Monta Belll (Washington D. C., 1891 – February 5 Woodland Hills, Los Angeles, California, February 4, 1958) was a producer, screenwriter, film editor, American film director, specializing in light comedies whose style recalls the of the first Cecil B. DeMille or Ernst Lubitsch. Bell is especially famous for directing the torrent drama, the first film that shot Greta Garbo in Hollywood after his stage in Sweden. He worked both silent and sound. Between 1924 and 1945 he directed twenty films, produced other twenty and wrote nine screenplays. Not all movies that rolled have been preserved. Had a brief marriage to actress Betty Lawford, cousin of actor Peter Lawford.
After having worked as a journalist in Washington, Bell participated as an actor in The Pilgrim (1923) Charles Chaplin, which was his only appearance as an actor on the big screen. Chaplin employed him as editor and in 1924 Bell is became director of spicy tone comedies. In 1926 he directed the torrent, based on the novel among Orange Vicente Blasco Ibáñez, starring Greta Garbo and Ricardo Cortez. This was the first film by Garbo in America. The film was a success both critics and audience. Bell’s film is characterized by female characters of great character, bold and determined, versus general passivity of the male characters, characterized as antiheroes. The film which best reflects this subversion of the traditional roles is After midnight, film 1927 starring Norma Shearer.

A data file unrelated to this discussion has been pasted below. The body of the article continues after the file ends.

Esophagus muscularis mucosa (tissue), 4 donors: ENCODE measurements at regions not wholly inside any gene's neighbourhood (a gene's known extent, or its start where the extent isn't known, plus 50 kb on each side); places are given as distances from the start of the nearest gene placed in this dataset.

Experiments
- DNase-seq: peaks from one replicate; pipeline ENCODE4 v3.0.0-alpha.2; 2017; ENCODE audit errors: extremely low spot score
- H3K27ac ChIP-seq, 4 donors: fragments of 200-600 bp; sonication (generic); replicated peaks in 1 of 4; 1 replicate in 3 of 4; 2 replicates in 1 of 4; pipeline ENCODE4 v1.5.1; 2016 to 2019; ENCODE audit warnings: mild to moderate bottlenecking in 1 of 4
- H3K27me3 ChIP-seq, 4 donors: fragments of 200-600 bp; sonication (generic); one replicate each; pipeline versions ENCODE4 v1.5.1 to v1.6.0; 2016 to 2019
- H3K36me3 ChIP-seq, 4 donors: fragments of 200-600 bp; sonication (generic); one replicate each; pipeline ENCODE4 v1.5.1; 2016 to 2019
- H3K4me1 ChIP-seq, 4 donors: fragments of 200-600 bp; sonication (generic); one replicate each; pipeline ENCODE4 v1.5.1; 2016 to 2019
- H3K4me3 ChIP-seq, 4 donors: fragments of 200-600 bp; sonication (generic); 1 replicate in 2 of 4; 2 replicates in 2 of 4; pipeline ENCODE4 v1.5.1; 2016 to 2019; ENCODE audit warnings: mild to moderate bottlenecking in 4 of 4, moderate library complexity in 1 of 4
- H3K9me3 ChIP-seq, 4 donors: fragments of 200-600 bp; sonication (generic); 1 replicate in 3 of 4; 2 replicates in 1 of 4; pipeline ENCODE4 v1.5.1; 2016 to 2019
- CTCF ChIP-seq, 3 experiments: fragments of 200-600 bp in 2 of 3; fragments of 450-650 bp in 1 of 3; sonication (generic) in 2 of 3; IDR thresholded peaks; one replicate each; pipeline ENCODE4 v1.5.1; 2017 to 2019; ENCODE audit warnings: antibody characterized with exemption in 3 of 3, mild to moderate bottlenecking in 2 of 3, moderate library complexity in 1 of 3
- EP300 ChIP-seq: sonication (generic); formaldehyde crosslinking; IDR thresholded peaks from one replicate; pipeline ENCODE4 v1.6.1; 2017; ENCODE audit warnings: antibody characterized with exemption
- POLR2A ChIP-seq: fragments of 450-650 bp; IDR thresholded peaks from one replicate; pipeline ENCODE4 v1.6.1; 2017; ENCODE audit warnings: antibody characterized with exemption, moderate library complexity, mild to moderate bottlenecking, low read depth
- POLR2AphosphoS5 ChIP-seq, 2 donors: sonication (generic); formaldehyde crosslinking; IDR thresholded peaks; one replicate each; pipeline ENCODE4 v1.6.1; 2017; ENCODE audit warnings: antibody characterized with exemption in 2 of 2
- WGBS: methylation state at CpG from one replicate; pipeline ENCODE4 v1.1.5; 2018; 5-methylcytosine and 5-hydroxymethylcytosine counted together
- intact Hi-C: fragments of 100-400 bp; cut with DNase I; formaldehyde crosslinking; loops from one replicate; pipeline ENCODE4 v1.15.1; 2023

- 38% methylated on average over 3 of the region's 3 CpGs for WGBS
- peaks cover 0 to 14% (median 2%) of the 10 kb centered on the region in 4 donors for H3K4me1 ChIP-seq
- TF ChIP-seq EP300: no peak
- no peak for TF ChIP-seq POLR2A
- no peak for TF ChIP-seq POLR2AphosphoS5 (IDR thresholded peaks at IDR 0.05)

Bell left the direction of films in the Metro-Goldwyn-Mayer to devote to production at the Kaufman Astoria studios in New York, owned by Paramount Pictures. Later, he returned to directing sound films.